Biltmore’s in a bind

Update: The Biltmore is open for business. Scheduled shows for Friday, August 29 and Saterday, August 30 will go ahead as scheduled. See The the Straight's music blog for details.


On August 22, after the Biltmore Cabaret was closed by the city for a week, owner Zak Pashak posted an open letter on his Facebook page to Vancouver city councillors, stating that the club, at 395 Kingsway, was receiving “excessive and punitive” treatment.

“The amount of heat being put on us is completely out of scale,” he wrote. “We are a well run, well intending bar that wants to do good things here in Vancouver, and we are following the rules.”

The trouble began during a show by Bison BC on August 15, when the club was shut down for exceeding its maximum occupancy of 352 people. On August 18, four hours before a concert by Josh Radin, property-use inspector Marcus VonMinden told Biltmore Cabaret general manager Josh Jenkins—who described VonMinden as “very helpful”—that the cabaret could not reopen without a new occupancy load, and that the bar required a new floor plan due to cosmetic changes that were made prior to the Biltmore’s grand opening in December 2007. The concert was moved to Richard’s on Richards and the Biltmore’s doors have been closed ever since.

When the club was granted its new occupancy load on August 21, Biltmore consultant Clint Moroz said he was told by Ron Dyck, assistant manager of the building inspection branch of the City of Vancouver, that the club needed a building permit for changes to the sound booth and stage height. Dyck told him it would take seven to 10 days to process.

“And that’s when I wrote the letter to [Coun.] Peter Ladner,” Pashak said in a call to the Straight. “He didn’t get back to me, so I went public with it.”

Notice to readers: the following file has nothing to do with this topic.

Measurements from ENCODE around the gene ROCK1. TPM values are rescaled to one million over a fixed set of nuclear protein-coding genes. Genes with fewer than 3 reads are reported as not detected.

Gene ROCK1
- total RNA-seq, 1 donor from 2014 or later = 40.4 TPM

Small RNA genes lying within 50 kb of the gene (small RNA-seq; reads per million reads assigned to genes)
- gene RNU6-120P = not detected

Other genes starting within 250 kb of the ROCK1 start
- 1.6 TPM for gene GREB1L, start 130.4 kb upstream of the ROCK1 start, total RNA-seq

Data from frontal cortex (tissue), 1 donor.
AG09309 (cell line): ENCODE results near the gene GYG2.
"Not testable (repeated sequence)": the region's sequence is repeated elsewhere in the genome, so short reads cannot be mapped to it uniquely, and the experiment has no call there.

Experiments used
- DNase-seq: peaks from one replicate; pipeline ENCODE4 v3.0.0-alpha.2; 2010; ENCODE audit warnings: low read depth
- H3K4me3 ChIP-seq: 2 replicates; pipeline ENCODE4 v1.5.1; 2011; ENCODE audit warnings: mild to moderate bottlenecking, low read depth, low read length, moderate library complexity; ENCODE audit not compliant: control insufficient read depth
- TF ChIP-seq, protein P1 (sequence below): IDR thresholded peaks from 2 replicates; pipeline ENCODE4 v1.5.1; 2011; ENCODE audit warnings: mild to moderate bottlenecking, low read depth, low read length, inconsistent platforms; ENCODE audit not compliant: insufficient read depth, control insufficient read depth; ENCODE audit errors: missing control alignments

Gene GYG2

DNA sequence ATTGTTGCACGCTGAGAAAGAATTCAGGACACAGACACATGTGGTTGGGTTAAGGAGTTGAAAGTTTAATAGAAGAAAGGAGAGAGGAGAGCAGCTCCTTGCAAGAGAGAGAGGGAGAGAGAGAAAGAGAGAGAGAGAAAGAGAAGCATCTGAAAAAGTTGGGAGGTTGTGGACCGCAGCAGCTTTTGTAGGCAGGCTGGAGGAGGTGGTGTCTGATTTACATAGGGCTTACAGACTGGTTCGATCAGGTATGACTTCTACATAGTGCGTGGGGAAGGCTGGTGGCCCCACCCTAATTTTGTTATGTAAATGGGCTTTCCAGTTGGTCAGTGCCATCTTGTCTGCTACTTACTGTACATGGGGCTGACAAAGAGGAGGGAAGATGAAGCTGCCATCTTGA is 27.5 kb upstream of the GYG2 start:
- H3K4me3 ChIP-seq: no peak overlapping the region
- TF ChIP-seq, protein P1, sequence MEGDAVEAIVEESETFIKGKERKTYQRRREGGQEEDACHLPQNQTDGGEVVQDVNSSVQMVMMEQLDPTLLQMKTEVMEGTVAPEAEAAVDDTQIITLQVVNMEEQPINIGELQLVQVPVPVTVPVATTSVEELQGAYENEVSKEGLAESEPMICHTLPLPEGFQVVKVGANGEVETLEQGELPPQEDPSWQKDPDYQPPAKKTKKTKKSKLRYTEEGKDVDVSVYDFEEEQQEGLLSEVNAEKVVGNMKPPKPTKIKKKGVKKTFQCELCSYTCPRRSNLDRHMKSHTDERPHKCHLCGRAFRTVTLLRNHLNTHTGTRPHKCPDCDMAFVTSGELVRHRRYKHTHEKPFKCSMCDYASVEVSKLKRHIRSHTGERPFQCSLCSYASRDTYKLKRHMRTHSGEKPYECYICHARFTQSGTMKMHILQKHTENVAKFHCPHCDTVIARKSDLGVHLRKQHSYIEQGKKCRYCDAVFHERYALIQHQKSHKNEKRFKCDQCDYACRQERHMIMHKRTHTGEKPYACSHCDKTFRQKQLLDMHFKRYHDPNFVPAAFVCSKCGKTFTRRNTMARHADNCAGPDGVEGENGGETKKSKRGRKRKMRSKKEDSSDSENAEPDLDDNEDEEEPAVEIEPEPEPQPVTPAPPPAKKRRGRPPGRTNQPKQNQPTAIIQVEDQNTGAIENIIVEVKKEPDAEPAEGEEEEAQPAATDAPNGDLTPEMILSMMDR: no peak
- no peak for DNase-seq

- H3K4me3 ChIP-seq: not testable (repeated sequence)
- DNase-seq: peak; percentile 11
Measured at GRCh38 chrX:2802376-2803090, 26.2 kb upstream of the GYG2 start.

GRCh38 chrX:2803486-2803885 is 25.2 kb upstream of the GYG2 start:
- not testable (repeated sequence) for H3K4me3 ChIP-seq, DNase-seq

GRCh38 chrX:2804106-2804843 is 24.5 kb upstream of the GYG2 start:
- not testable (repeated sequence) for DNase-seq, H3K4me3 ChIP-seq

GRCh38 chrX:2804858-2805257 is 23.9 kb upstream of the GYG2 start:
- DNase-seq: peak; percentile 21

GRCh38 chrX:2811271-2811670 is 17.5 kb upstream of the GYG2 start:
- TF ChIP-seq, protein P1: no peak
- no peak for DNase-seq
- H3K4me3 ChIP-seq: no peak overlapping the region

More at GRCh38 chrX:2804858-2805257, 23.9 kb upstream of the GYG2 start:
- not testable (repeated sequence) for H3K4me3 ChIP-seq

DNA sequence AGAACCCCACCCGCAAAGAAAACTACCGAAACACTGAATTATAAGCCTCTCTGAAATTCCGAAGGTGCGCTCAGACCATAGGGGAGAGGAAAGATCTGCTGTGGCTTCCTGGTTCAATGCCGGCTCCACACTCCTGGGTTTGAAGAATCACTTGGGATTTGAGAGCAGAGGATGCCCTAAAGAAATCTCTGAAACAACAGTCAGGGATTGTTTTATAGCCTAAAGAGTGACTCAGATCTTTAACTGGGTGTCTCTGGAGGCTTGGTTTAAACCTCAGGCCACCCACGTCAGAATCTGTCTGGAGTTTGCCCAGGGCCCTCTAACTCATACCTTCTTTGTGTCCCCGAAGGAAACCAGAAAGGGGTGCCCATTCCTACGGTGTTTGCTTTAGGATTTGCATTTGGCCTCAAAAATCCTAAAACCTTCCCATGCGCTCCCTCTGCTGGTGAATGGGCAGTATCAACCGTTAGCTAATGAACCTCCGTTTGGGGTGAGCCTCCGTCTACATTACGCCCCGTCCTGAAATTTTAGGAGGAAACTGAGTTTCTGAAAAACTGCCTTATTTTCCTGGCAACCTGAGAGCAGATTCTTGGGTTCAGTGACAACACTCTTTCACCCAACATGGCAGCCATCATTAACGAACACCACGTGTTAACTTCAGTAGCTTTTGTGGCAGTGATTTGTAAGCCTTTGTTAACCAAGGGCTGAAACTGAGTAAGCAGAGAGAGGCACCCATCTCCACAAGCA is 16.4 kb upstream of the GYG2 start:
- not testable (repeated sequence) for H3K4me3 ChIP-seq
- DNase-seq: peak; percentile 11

Ladner made contact with the Biltmore on August 25. While strongly rejecting some of the statements in Pashak’s letter, he expressed sympathy, telling the Straight, “We should not be taking this long to do routine processing of documents.”¦Bear in mind, though, this all started because he built something without a permit.”

In his letter, however, Pashak claimed, “We made non-structural changes and we increased the size of the stage, but it was approved already.”

On August 26, Dyck told the Straight, “That’s his interpretation, but it’s obviously not the city’s. Cosmetic work is one thing, but when you do any changes to a public-assembly building, you better make sure it’s gonna be safe.”

Moroz offered a hopeful note, telling the Straight he was working with the architectural firm KMBR Architects Planners Inc. to supply city hall with the appropriate drawings, along with the application for a permit. “They have to follow their own regulations,” he said, noting that the changes to the building were made during the 2007 civic workers strike.

“At the moment there’s basically this huge dispute, involving everybody from city hall to the architects, about whether this stage needs a building permit. The whole place is shut down because this stage is 16 inches tall, but the city asked for it, and they have a right to get it. My stance is we will do anything we need to do.”

Check www.biltmorecabaret.com/ or the Biltmore’s Facebook page for updates.

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